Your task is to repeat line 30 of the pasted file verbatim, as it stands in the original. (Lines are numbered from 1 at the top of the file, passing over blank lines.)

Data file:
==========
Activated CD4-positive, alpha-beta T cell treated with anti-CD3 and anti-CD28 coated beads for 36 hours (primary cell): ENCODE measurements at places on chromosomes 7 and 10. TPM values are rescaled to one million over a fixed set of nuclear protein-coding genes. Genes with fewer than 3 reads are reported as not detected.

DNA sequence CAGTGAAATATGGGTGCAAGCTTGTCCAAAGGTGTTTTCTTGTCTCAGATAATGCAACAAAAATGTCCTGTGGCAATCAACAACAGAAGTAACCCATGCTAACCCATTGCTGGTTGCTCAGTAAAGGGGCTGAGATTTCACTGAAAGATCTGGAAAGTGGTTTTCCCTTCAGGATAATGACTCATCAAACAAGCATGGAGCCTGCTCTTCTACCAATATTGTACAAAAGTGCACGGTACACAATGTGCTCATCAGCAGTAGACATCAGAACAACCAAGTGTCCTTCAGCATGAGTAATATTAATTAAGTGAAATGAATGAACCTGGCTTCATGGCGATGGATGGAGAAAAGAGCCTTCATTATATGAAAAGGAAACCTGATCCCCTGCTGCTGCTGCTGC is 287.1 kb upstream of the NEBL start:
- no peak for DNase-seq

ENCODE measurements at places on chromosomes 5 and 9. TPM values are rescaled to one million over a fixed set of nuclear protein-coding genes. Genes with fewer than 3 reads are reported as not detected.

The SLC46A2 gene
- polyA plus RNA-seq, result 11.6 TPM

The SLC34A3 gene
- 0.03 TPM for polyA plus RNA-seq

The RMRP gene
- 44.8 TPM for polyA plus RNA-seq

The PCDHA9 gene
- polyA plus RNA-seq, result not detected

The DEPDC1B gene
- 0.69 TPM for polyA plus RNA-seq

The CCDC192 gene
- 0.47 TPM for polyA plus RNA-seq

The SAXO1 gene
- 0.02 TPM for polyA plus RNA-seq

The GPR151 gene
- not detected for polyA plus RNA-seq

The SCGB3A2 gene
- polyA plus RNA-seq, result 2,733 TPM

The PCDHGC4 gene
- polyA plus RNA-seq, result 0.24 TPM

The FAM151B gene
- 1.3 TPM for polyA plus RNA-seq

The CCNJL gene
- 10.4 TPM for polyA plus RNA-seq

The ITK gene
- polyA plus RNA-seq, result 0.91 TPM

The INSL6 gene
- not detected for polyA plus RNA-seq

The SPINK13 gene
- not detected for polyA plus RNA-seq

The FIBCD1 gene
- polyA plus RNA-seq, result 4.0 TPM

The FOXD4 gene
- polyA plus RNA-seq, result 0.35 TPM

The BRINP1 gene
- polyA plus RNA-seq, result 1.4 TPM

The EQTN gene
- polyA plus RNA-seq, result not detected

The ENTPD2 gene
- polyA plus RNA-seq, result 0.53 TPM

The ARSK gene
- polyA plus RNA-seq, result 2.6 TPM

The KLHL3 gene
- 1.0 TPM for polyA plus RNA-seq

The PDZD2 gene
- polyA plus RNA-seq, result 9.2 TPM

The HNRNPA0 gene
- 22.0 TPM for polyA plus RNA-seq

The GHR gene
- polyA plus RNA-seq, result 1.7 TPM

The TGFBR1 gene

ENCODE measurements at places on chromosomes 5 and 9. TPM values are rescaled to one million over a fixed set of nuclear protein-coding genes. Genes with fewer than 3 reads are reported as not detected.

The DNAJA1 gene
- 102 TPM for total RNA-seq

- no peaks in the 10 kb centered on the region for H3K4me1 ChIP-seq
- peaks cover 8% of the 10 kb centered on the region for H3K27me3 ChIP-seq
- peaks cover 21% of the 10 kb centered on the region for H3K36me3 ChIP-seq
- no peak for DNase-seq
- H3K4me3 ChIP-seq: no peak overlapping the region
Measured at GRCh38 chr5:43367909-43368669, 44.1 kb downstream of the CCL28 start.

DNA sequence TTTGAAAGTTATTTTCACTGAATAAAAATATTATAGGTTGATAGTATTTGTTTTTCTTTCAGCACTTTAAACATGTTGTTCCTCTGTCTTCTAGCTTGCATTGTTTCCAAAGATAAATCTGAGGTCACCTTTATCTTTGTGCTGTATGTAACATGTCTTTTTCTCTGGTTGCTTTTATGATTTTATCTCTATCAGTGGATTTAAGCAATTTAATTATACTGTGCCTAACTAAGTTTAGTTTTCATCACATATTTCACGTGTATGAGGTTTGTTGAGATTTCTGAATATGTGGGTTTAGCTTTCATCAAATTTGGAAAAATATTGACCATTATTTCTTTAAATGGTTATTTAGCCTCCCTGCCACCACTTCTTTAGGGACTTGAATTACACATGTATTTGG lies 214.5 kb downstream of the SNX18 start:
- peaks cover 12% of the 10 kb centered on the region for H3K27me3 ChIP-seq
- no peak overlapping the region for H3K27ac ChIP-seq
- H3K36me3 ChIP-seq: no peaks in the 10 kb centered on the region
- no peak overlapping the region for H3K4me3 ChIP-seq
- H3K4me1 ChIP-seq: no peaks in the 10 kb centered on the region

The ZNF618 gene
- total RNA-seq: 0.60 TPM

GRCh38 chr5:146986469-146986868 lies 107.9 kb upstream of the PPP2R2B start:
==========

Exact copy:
- polyA plus RNA-seq, result 0.91 TPM